Our time in London concluded with a memorable placement at the Supreme Court of the United Kingdom. The U.K.'s highest court, counterintuitively, is an institution still in its infancy; it has existed only since 2009, when the judicial functions of the House of Lords were transferred to the newly created tribunal located across Parliament Square in the former Middlesex Guildhall. The decision to house the Supreme Court in a freestanding building symbolizes the judiciary's independence, and the building's public spaces have been designed to ensure that the Court and its proceedings are accessible and comprehensible to visitors. The Justices and their judicial assistants demonstrated this institutional commitment to transparency while serving as our gracious hosts for the week, fully integrating us into the Court's operations and taking pains to help us understand and contextualize what we saw.
Again, much was unfamiliar-the English style of oral advocacy is free-flowing and protracted, with arguments often spanning multiple full days. The Justices have fostered a relaxed, collaborative atmosphere by situating their bench on the same level as arguing counsel and, like their Commercial Court counterparts, eschewing wigs and robes.
Substantively speaking, it was difficult to conceive of a U.S. analog to the main argument we watched that week, which involved the allocation of European Union structural funds among various regions of the United Kingdom. Similarly exotic was an appeal where the Supreme Court Justices sat as the Judicial Committee of the Privy Council in review of a judgment of Gibraltar's highest court concerning a dispute over the ownership of a valuable collection of Art Deco furniture.
On that note, I was amazed to learn that the U.K. Supreme Court Justices, in their Privy Council capacity, continue to serve as the court of last resort for a number of current and former Commonwealth countries and overseas territories. That ongoing role is a reminder that English jurisprudence is global in scope. As we saw repeatedly over the course of the month, a large percentage of the commercial disputes heard in English courts involve foreign citizens or enterprises on one or both sides, a testament to the worldwide perception of English tribunals as stable and unbiased decisionmakers.
Shortly after returning to Washington, I had the pleasure of attending a Magna Carta celebration at the Supreme Court, an event hosted by the American Inns of Court along with the Honourable Society of the Inner Temple and the Honourable Society of the Middle Temple. What a treat it was to hear the Temple Church Choir perform in the Great Hall, and then to proceed to the Courtroom for a spirited panel discussion featuring leading judges and scholars from both sides of the pond. Looking up at the engraving of King John holding Magna Carta on the Courtroom's frieze, I was reminded yet again of the profound ties between our two legal systems, as well as the many personal connections I forged during the program. This event was a perfect bookend to the month in London, and a welcome reminder that even though my time as a Temple Bar Scholar has come to an end, there will be many opportunities ahead to continue these transatlantic exchanges.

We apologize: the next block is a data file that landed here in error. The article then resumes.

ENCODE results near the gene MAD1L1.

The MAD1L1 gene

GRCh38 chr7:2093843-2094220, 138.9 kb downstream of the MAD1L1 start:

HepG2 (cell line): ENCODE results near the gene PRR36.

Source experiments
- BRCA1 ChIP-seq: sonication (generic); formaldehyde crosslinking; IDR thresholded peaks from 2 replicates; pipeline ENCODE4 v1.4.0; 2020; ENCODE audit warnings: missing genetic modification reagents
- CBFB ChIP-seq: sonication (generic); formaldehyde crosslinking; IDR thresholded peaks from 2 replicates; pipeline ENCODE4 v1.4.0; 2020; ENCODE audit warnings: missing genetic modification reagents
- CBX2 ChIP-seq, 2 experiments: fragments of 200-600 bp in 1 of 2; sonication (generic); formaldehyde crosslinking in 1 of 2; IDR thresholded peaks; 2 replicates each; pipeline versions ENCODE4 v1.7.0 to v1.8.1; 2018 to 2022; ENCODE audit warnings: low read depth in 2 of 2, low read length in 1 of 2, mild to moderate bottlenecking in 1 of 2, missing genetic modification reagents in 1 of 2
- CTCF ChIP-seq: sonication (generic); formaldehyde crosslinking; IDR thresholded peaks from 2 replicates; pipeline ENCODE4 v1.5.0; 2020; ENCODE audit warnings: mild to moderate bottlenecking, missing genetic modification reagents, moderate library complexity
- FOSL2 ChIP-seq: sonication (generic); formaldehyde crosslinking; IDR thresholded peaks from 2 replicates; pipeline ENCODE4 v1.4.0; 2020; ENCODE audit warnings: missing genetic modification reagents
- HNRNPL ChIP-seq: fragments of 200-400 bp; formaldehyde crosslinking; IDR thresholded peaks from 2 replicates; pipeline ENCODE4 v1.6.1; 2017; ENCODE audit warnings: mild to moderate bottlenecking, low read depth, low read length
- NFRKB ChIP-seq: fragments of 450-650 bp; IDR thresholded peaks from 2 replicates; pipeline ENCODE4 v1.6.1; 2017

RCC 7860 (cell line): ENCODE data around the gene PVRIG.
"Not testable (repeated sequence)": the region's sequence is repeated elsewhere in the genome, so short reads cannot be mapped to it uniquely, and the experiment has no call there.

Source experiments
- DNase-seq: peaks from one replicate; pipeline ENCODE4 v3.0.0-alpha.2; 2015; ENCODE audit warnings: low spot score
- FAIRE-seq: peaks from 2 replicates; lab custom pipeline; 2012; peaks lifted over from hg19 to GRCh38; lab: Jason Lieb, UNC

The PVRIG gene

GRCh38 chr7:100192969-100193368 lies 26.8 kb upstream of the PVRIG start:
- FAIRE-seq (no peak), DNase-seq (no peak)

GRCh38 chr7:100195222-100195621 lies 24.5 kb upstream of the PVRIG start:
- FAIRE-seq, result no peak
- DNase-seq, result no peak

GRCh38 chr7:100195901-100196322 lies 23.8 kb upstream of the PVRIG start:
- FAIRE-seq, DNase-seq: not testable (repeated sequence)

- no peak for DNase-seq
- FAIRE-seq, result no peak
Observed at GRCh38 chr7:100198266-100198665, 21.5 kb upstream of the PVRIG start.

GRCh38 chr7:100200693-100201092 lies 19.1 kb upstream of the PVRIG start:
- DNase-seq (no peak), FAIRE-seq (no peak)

I am deeply grateful to Cindy Dennis, Chief Judge Carl E. Stewart, Brigadier General (Ret.) Malinda Dunn, the American Inns of Court, COMBAR, and our many kind hosts in London for their help in designing and sustaining this once-in-a-lifetime experience.
Daniel A. Rubens is a law clerk for Associate Justice Ruth Bader Ginsburg of the Supreme Court of the United States. He graduated with distinction from Stanford University with a bachelor's degree in History and minors in Economics and Spanish. Enrolling at Harvard Law School, Rubens participated in the Supreme Court and Appellate Litigation Clinic and served as Executive Editor of the Harvard Law Review. After earning his juris doctor magna cum laude, Rubens worked as an associate at Wachtell, Lipton, Rosen & Katz and completed clerkships with Judge Jed S. Rakoff of the U.S. District Court for the Southern District of New York and with Judge Robert A. Katzmann of the U.S. Court of Appeals for the Second Circuit.